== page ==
As Physical Therapists, we’re a pretty ambitious, high-achieving group. We’re driven to work hard. We want to achieve excellence. As private practice owners, we want our businesses to deliver exceptional patient care, and a perfectly seamless patient experience. We want to be profitable. And we want to be successful.
When is the drive to succeed really perfectionism?
How do you tell the difference between a drive for excellence vs. perfectionism?
For perfectionists, nothing is ever good enough. This can mean trouble for private practice owners who want growth in their businesses and balance in their professional and personal lives.
Like a lot of Physical Therapist private practice owners, I fell into the perfectionism trap. And it held me back.
How does perfectionism hurt your business?
Perfectionism sets impossibly high standards. The perfectionist mindset simply doesn’t allow room for mistakes. That degree of pressure can be paralyzing for business owners. And the need to be perfect stands in the way of growth.
- Slows you down, takes up your valuable time and energy
- Creates burdensome stress, and leads to burnout
- Isolates you from sharing ideas and collaborating
- Costs you opportunities to change and grow
6 Signs you’re a perfectionist PT practice owner
Seems counterintuitive, but it’s true. For perfectionists, nothing is ever finished, or ready for prime time. For perfectionists, everything takes longer than it needs to. And decision-making is excruciating. I see this a lot in hiring: practice owners delay the decision to hire additional staff, waiting for the conditions to be just perfect. Meanwhile, they’re constantly overwhelmed, and mired in too much work. Remember the 80-20 rule: 80 percent of the value comes from 20 percent of the effort. Don’t mistake obsessing about mistakes for problem solving. Learn how to recognize good enough, then act and move on.
You sweat every detail
Perfectionist PTs constantly get bogged down in minutia. This is especially true when it comes to business expenses. Perfectionists worry almost as much about small expenses as they do about big investments, and they often chase endlessly after value in already sunk costs. Obsessive about the finer points of everything, mistakes and losses—even very small ones—haunt them. There’s no perfectly profitable business trajectory. Losses and errors happen. Let go, and focus on how you and your team can work smarter.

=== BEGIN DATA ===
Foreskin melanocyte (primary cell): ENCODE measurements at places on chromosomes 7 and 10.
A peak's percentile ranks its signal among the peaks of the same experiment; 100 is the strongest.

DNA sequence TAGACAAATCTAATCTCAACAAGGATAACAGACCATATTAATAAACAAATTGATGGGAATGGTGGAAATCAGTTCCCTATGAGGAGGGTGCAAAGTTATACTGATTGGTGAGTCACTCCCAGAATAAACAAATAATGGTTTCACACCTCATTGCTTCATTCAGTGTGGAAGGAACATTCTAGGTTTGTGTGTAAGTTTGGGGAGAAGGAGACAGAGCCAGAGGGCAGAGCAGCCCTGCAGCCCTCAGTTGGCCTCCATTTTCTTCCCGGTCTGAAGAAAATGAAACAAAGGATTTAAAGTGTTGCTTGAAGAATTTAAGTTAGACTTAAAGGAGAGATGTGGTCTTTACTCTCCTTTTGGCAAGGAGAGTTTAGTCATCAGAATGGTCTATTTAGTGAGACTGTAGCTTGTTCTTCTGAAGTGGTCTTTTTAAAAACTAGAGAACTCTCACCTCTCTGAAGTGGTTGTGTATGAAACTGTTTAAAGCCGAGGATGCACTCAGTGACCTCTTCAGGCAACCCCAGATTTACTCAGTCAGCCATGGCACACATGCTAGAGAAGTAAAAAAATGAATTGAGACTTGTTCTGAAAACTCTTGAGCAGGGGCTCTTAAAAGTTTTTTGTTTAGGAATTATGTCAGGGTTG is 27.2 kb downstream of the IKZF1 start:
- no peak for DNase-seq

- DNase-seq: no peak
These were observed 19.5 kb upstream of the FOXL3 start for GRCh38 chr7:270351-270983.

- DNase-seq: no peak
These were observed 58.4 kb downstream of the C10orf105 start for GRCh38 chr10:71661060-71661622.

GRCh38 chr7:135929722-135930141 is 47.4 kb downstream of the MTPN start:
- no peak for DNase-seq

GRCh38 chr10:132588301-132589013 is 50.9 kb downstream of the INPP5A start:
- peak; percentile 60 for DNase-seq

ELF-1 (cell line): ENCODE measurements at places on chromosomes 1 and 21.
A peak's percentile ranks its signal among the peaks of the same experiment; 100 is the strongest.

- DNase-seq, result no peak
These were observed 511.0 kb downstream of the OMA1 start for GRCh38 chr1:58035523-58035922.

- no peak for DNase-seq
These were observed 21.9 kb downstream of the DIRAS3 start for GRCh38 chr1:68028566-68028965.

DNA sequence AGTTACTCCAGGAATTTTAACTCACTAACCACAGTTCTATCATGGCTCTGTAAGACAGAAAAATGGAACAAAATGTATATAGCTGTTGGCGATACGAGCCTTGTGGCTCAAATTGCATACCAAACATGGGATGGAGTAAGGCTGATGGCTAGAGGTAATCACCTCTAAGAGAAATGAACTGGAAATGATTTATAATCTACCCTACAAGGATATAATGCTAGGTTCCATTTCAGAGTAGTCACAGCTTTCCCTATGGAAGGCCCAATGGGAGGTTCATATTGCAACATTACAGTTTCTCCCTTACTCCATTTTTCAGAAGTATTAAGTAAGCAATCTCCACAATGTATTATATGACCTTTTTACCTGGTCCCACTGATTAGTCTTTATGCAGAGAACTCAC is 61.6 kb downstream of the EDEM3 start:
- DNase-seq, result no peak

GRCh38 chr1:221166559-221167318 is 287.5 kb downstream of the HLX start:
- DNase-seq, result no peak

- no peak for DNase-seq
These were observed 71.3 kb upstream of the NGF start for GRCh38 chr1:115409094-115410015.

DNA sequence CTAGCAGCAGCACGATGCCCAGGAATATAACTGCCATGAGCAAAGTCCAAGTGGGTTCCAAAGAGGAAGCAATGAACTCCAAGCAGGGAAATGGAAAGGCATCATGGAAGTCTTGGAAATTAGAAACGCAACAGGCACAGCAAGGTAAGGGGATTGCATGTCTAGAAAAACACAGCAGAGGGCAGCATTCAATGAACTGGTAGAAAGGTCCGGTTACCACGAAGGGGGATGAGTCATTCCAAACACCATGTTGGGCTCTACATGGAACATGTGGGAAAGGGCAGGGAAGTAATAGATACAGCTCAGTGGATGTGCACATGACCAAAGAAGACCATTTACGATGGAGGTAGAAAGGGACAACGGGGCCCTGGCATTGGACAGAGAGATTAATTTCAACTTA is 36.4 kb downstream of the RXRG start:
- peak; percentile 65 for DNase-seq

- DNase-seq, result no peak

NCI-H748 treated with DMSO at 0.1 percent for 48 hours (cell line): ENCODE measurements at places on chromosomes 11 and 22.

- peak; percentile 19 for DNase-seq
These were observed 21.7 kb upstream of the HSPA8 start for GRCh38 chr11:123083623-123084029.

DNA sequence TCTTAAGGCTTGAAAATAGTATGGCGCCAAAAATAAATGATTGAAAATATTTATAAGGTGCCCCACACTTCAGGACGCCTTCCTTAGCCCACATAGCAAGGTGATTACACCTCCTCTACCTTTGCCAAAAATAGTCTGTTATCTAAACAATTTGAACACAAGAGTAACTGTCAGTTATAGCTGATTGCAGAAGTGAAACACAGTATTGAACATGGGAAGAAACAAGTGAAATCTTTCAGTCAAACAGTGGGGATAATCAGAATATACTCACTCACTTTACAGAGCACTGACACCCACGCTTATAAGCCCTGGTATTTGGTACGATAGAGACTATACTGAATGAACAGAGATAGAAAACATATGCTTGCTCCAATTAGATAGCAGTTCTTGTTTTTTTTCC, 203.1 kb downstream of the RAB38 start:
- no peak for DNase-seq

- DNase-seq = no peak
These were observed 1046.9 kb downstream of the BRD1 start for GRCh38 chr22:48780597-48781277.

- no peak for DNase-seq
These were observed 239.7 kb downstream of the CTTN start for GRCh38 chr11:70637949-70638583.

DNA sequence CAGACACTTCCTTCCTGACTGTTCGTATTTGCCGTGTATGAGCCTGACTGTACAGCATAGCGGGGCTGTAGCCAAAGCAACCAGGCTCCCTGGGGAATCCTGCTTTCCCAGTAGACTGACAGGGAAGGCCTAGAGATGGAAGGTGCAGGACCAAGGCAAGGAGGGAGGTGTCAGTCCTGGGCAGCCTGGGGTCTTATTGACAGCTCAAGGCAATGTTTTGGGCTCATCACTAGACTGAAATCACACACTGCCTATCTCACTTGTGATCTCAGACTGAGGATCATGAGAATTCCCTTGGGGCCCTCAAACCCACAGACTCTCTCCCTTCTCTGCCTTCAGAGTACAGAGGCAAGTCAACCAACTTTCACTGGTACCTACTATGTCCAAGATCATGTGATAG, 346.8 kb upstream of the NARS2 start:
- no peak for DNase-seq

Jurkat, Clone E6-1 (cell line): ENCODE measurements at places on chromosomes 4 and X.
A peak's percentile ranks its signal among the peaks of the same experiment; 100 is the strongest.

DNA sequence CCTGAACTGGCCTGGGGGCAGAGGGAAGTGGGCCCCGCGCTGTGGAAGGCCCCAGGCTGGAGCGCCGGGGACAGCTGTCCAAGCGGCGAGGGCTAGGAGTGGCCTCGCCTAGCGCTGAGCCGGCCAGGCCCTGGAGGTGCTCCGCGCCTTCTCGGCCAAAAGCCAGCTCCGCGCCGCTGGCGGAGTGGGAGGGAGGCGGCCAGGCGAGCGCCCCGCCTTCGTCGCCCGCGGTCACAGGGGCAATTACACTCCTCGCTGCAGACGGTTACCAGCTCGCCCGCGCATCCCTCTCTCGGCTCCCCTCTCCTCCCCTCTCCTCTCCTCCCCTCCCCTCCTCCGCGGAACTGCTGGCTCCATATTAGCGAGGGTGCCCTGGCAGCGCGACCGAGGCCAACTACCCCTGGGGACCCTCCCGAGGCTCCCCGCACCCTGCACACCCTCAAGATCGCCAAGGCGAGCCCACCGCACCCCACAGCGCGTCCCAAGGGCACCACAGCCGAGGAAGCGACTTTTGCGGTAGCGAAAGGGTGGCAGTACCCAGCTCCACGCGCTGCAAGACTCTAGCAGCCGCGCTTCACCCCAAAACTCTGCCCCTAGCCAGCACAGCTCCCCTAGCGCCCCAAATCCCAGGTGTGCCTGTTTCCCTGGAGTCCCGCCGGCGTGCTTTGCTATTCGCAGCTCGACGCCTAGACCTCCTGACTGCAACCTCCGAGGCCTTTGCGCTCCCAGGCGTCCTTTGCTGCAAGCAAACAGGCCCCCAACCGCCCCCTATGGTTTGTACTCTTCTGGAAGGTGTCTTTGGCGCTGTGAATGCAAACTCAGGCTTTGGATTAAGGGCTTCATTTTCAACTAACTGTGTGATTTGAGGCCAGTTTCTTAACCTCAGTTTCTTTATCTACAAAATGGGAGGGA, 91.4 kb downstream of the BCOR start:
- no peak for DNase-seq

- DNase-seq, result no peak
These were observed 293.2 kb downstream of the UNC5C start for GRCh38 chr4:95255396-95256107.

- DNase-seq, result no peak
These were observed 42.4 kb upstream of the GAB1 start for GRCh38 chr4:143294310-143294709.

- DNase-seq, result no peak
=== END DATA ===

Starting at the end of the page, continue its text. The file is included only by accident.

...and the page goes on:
You don’t delegate
An inability to delegate is a classic perfectionist PT trait. In some practice owners, this comes down to believing that nobody else can do the work as well as you can. But sometimes, it’s really about not wanting to reveal that you don’t know everything about the task you’re handing off. Perfectionists have a hard time collaborating, and being transparent with others about their own processes. Hypercritical of themselves, they think: what if I’m doing this wrong? To delegate well, we must set ego aside and cultivate trust in our teams (and that starts by trusting ourselves).
Fear of failure drives you
The secret lurking within perfectionists? They’re not really trying to be flawless. They’re trying to avoid failure. Perfectionists fear their own mistakes. They fear the judgment of others. Above all, they carry an intrinsic fear of not being good enough. Nothing keeps us from growth and change like fear does. For a business owner who wants to grow, learning to manage and transcend fear is crucial.
You’re overly cautious
Fear of failure makes perfectionists feel constantly underprepared and ill-equipped to meet challenges. It also makes them excessively risk-averse. Not all risks are the same, but to perfectionists, every change can feel too risky to pursue. Perfectionist practice owners often miss out on new opportunities that can improve their businesses. Shed the constant worry about what ifs, and build your confidence by focusing on the successful risks you’ve already taken, all while not being perfect.
You never really stop working
Work-life balance? What’s that? Most of the perfectionist Physical Therapists I’ve worked with over the years are compulsive workaholics. (I used to be one of their kind.) They may tell themselves that they HAVE to work constantly. But closer to the truth is, they DON’T KNOW HOW to step away from work. The workaholic nature of perfectionists comes at a steep cost: perfectionists are more likely to suffer burnout, and are at higher risk for depression and anxiety. Creating a business that can run without you isn’t just good for your bottom line—it’s also good for your health, and your life outside the clinic.
If you recognize yourself in these traits, you’re not alone. You also don’t have to stay on the perfectionist path. Changing your perfectionist ways isn’t only possible—it’s to your benefit, and the benefit of your business.
School taught you how to treat patients. It didn’t teach you how to run a business. Take the PT Practice Quiz to get clear on what you may be lacking in your business, and let’s talk about your strategy moving forward.